1 8 oz. package of cream cheese, softened
2 tablespoons of soft butter
1 teaspoon vanilla
!/2 box (or more) of powdered sugar
2 tablespoons milk.
Mix softened cream cheese and butter with vanilla, powdered sugar and enough milk to make the consistency you want, from a thin, pour-on glaze to a thick, fluffy frosting.
Tuesday, October 5, 2010
Monday, October 4, 2010
Trouble is I didn't have any beer or one of those wire gadgets to hold the chicken over the can. I didn't even have any cooking twine and I had just used my only lemon. I did want to bind those legs together and tried to hold them with foil but that didn't work. So it roasted with it's legs splayed out with a big chunk of onion inside and carrots to act as a cooking rack. When this picture was taken, it wasn't done yet and had to go back into the oven for 20 more minutes. It tasted fine.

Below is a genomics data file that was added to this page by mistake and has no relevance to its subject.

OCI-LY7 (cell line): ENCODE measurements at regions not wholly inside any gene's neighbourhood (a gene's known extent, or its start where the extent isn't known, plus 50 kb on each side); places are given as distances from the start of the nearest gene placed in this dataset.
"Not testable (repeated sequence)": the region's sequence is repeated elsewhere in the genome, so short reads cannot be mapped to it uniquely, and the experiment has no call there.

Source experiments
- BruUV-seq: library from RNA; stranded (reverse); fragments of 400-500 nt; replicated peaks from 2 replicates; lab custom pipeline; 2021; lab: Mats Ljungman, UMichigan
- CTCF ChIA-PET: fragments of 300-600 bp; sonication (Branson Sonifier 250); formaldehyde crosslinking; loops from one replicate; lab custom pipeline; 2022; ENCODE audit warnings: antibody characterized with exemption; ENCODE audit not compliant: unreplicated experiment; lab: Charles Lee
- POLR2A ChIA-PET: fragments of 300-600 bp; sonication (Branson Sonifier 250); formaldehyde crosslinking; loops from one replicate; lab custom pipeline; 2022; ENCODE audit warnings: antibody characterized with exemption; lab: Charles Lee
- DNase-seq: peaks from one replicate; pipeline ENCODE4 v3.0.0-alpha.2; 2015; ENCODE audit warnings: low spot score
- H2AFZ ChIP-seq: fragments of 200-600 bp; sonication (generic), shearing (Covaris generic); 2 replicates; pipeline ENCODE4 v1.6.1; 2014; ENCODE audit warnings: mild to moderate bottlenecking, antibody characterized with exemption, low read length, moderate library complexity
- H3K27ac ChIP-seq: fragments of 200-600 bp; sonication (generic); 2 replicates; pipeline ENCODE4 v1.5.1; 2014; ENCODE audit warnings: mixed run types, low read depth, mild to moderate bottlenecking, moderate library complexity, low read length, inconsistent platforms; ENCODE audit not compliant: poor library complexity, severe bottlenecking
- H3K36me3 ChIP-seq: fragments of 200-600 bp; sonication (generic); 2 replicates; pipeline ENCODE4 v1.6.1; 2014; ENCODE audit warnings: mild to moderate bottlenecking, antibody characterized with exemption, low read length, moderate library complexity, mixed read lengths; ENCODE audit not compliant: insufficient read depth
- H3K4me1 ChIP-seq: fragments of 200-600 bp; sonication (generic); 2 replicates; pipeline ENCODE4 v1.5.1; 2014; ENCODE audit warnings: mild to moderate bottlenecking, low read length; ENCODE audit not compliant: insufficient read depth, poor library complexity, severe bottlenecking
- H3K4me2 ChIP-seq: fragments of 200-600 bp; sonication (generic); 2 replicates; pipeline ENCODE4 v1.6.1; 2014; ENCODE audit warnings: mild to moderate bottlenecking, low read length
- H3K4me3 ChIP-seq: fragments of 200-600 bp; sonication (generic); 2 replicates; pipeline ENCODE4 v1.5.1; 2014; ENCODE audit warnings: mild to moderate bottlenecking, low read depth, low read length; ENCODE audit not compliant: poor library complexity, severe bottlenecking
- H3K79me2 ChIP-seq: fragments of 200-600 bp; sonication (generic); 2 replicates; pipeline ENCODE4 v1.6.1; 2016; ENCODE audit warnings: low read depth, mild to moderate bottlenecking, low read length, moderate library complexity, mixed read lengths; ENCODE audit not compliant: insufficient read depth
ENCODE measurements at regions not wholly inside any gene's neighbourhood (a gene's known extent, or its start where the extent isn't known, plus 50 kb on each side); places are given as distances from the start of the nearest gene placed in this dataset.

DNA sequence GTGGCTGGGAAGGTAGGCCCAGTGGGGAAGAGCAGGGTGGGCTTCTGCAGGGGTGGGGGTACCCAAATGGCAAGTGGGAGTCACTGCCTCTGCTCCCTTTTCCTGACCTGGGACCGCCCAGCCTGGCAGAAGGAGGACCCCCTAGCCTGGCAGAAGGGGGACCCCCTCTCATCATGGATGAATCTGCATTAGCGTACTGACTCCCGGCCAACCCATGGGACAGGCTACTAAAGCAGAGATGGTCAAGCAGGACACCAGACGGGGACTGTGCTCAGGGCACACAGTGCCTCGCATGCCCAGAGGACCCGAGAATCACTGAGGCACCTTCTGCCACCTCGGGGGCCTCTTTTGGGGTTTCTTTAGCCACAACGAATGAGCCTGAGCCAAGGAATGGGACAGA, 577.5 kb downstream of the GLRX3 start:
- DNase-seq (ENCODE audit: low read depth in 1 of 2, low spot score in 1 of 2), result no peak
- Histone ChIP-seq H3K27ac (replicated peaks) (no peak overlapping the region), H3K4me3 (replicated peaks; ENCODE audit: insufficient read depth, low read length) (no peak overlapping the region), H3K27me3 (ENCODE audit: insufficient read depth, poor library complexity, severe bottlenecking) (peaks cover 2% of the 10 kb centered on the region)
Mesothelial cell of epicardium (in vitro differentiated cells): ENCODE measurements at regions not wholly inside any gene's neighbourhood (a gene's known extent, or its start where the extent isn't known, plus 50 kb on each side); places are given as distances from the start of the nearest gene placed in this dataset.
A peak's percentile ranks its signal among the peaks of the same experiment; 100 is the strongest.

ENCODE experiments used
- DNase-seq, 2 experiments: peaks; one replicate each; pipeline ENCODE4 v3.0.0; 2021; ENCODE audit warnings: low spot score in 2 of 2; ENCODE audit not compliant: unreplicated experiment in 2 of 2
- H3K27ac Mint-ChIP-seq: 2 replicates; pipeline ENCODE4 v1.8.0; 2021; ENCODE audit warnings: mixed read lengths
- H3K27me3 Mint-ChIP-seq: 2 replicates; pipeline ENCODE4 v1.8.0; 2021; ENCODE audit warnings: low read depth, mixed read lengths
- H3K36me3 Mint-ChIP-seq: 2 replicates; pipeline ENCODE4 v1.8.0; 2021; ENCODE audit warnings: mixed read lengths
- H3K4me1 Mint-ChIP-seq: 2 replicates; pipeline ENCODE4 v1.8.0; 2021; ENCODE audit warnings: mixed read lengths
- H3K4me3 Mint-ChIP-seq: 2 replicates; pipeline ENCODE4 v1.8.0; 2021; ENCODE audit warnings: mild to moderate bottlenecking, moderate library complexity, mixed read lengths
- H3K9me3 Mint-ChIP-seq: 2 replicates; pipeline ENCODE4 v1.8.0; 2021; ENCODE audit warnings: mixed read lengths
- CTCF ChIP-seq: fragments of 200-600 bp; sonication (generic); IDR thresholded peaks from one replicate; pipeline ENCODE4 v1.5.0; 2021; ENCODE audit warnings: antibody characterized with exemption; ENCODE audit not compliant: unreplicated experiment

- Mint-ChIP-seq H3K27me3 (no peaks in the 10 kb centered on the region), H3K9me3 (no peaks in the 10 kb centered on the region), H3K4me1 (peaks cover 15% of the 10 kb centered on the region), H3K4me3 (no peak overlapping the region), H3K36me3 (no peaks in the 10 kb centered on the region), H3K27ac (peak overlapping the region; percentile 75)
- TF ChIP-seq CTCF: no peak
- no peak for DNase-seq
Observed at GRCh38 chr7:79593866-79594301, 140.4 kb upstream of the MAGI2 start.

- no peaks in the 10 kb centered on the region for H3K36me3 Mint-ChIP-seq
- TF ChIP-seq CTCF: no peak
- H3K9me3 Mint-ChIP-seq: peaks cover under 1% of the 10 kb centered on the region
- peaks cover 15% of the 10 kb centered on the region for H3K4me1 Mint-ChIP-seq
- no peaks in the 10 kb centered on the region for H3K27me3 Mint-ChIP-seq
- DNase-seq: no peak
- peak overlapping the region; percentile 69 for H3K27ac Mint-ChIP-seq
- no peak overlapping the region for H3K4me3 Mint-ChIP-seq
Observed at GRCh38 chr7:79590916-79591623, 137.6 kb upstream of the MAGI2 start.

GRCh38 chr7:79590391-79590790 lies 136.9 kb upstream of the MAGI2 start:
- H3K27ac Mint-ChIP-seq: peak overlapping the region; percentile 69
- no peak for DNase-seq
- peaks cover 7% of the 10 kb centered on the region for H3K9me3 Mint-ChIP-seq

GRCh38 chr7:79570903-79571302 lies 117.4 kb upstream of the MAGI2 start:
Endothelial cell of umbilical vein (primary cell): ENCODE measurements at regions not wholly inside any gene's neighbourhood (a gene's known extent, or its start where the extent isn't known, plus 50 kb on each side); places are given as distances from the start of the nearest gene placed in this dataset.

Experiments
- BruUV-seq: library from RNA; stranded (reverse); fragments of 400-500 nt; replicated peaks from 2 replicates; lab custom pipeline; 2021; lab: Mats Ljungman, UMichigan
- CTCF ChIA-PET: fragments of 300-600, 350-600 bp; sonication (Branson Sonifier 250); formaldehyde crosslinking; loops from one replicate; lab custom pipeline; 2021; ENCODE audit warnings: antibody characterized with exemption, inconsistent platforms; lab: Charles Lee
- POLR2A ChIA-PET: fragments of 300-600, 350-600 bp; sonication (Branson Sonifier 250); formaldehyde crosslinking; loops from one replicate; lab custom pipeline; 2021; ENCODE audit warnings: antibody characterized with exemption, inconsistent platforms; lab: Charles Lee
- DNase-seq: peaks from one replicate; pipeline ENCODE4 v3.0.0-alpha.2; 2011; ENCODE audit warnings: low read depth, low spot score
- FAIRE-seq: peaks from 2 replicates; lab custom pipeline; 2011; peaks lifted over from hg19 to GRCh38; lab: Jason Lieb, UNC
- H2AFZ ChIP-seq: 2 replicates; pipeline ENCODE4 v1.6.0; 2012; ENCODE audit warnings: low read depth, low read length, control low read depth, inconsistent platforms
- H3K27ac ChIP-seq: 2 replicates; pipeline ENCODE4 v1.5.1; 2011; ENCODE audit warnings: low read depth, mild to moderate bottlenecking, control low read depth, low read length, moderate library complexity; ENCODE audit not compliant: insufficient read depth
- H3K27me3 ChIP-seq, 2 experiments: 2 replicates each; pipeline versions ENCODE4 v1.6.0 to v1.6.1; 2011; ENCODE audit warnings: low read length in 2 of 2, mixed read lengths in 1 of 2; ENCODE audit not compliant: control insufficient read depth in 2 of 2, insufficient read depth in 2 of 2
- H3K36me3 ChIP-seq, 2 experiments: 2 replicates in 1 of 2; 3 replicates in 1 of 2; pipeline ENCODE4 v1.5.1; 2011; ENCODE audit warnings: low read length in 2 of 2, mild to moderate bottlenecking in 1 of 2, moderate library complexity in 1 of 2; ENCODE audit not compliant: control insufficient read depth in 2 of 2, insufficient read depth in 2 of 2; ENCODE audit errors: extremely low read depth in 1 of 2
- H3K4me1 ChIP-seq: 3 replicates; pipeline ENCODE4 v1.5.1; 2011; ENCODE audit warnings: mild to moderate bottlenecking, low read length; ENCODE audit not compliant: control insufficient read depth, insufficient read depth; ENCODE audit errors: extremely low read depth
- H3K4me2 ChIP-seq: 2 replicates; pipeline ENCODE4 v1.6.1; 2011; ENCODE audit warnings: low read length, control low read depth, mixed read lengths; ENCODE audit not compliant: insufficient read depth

My confession is this. It was a lot of trouble to cook, not to mention trying to get all the meat off the pesky thing. It makes buying chicken quarters at $1.00 more a pound seem very attractive. Even those frozen chicken breasts or a store-bought rotisserie chicken. That reminds me of another confession. I am afraid of my gas grill. I'm even afraid for my husband. It is a beautiful grill but it is often hard to light and hard to regulate.
Here is another meal we had recently. Meatloaf. Very simple with lots of ketchup. The way my mother made it. It was good. I also recently made white chicken chili. It was good. I'm sorry to be on a blog with these simple meals. Can't even really call them recipes. But here they are ... those are my confessions.
Saturday, September 25, 2010
First I'm going to have a long soak in a bubble bath.
Then I will twist up my hair in a simple little knot and spray a discreet little spray of Chanel No. 5.